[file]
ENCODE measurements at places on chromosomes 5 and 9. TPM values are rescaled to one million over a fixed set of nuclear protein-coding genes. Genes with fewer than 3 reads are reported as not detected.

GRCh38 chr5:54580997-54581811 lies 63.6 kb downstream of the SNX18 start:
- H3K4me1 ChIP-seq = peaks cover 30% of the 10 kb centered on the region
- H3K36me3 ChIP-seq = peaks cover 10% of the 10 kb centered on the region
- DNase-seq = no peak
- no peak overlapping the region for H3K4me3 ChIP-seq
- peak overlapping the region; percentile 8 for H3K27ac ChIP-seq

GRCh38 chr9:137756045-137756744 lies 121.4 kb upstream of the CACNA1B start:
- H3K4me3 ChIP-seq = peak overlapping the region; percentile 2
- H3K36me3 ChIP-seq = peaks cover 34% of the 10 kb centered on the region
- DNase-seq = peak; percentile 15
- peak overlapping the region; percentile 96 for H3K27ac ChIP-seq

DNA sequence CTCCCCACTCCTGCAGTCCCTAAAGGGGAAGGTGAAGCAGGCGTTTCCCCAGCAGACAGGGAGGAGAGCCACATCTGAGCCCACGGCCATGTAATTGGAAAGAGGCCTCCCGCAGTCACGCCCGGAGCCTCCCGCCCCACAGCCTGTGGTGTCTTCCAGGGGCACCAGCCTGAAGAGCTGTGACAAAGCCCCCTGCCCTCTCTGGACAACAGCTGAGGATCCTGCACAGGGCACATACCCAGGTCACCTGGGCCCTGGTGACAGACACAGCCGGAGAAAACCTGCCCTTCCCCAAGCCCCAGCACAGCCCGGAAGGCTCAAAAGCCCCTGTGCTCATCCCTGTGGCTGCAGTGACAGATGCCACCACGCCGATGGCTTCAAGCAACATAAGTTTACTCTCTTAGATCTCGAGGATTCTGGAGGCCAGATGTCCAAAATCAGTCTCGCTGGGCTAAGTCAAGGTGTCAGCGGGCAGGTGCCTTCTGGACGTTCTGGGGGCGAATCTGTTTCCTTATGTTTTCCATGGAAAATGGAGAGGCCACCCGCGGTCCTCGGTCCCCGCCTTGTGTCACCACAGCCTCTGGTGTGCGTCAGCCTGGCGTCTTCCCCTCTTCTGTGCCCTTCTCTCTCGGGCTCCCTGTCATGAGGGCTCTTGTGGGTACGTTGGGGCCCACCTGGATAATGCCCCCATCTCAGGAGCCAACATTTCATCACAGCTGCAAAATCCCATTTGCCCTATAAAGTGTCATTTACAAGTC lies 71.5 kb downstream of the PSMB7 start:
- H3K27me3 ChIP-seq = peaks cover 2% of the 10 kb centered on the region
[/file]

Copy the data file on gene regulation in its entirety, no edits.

ENCODE measurements at places on chromosomes 5 and 9. TPM values are rescaled to one million over a fixed set of nuclear protein-coding genes. Genes with fewer than 3 reads are reported as not detected.

GRCh38 chr5:54580997-54581811 lies 63.6 kb downstream of the SNX18 start:
- H3K4me1 ChIP-seq = peaks cover 30% of the 10 kb centered on the region
- H3K36me3 ChIP-seq = peaks cover 10% of the 10 kb centered on the region
- DNase-seq = no peak
- no peak overlapping the region for H3K4me3 ChIP-seq
- peak overlapping the region; percentile 8 for H3K27ac ChIP-seq

GRCh38 chr9:137756045-137756744 lies 121.4 kb upstream of the CACNA1B start:
- H3K4me3 ChIP-seq = peak overlapping the region; percentile 2
- H3K36me3 ChIP-seq = peaks cover 34% of the 10 kb centered on the region
- DNase-seq = peak; percentile 15
- peak overlapping the region; percentile 96 for H3K27ac ChIP-seq

DNA sequence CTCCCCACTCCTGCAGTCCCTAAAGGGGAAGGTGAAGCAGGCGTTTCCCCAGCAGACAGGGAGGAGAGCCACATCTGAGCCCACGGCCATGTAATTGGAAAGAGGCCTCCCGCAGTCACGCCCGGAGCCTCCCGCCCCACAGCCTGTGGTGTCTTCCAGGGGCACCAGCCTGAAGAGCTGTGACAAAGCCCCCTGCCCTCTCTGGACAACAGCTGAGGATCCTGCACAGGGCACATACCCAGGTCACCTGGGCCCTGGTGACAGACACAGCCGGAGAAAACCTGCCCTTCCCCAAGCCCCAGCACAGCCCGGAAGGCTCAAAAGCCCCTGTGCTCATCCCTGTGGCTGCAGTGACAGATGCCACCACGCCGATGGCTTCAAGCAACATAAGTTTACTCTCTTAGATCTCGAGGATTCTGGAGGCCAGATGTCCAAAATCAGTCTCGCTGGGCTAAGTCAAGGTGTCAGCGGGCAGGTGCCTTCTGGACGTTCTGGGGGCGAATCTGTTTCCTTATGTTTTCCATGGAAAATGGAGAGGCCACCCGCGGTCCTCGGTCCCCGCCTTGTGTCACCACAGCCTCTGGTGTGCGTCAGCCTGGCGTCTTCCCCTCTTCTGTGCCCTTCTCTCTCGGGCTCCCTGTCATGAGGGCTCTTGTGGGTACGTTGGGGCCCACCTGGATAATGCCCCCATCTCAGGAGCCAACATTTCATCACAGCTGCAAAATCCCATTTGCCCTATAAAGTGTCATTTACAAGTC lies 71.5 kb downstream of the PSMB7 start:
- H3K27me3 ChIP-seq = peaks cover 2% of the 10 kb centered on the region